We met lovely people. Among them, a black professor who lost his job after he wrote an op-ed in the New York Times a few years back on racism in Cuba; after all how can racism exist in socialism! But it does. Officially only 10 percent of Cuba is black, which is strange when about a century back there were probably more blacks than whites in Cuba (Cuba was one of the last countries to ban slavery). A delightful young lady explained how the census is carried out. She showed us her ID card which says she is ‘blanco’  (meaning white). She looks white, but her ancestors were Chinese and black also. The census collector decides on your race by looking at your skin colour, not based on your ancestry; a novel way for data collection.  Hence, 60 percent of Cuba is white. We spent New Year’s Eve in the run down part of Old Havana. We had met a Cuban earlier in the day, who invited us home. He said he is poor but we will have a good time. It sounded like an interesting adventure and I gave him some cash for dinner. He didn’t run away with it. At 9 pm he was ready for us with a lot of rum and some great food that he and a friend were cooking while we chatted away. He told us that his house was run down because he had been in jail for four years and had recently got out. His crime: Talking to a foreigner, without permission! What a lovely guy he was, with a big heart.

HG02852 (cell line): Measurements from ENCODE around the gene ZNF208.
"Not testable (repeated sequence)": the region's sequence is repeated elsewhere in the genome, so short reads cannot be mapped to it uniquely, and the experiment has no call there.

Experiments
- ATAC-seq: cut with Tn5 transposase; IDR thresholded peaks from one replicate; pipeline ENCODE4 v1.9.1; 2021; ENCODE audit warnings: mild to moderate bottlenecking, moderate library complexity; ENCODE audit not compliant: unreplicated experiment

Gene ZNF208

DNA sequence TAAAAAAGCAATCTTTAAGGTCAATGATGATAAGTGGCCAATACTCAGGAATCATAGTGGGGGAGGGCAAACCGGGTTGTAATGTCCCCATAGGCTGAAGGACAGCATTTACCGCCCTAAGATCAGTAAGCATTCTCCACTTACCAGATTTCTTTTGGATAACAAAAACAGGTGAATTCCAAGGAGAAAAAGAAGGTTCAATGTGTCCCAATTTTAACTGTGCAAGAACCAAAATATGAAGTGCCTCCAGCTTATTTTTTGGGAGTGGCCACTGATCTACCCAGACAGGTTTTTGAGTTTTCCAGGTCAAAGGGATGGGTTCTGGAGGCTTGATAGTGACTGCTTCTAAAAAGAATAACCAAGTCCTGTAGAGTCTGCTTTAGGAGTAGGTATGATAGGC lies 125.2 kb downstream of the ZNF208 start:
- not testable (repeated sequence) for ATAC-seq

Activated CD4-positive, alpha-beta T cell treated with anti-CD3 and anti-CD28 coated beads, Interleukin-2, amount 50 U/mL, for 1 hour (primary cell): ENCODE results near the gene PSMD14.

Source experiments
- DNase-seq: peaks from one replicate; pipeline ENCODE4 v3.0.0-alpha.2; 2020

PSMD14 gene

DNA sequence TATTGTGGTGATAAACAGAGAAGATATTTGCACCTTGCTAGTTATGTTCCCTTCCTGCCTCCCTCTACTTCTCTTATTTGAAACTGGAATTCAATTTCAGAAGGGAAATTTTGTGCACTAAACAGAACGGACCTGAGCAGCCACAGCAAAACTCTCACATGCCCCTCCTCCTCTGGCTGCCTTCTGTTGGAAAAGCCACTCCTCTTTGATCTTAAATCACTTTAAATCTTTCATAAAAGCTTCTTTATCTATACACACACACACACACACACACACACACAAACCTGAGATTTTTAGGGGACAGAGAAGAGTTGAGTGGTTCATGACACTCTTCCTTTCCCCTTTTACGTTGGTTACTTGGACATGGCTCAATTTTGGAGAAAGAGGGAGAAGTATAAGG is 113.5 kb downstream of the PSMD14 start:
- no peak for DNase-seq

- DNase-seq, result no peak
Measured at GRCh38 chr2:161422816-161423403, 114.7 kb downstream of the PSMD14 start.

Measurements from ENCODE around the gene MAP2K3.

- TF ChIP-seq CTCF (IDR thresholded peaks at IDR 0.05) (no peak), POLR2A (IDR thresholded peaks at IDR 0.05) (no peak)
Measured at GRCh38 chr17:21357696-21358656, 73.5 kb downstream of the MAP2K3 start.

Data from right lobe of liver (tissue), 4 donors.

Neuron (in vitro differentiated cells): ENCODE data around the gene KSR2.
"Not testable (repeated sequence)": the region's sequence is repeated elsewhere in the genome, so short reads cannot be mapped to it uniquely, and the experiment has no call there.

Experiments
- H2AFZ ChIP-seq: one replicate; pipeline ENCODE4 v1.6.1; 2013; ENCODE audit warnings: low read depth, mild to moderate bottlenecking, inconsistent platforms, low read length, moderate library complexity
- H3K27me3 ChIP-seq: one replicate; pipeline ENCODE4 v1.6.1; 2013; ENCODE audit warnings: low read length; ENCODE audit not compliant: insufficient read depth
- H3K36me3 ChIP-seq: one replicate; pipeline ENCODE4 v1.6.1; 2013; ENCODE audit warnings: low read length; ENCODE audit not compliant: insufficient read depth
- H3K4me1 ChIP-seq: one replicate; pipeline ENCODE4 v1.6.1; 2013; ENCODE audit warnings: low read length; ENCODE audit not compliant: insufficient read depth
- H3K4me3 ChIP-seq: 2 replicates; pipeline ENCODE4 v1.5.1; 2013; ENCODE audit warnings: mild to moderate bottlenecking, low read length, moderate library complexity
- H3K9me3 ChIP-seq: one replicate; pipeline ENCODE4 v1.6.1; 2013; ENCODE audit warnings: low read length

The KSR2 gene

And we met so many lovely people like him in Cuba. At Playa Larga we tipped our scuba bus driver and dive leader well because they were helpful and pleasant. The next morning the driver and the diver brought bananas and sweet limes to thank us. We never felt unsafe in Cuba and we did not see cops all over the place.

We stayed away from the touristy regions and hotels. We stayed in homes of locals (thanks to Airbnb, which recently started in Cuba). We met people who revered Fidel Castro and for many of them, Fidel was the only leader they ever knew. Some said that Fidel only talked and did nothing; whereas his brother, Raul, doesn’t talk much, but is doing a lot more. Raul allowed entrepreneurship to kick off —there are now private restaurants, guest houses, taxis and shops—and Cubans can own property. We spent a fun evening with one of the first restaurant owners in Trinidad, a historical town caught in a time warp. Thanks to owning a restaurant, he could now afford to travel overseas.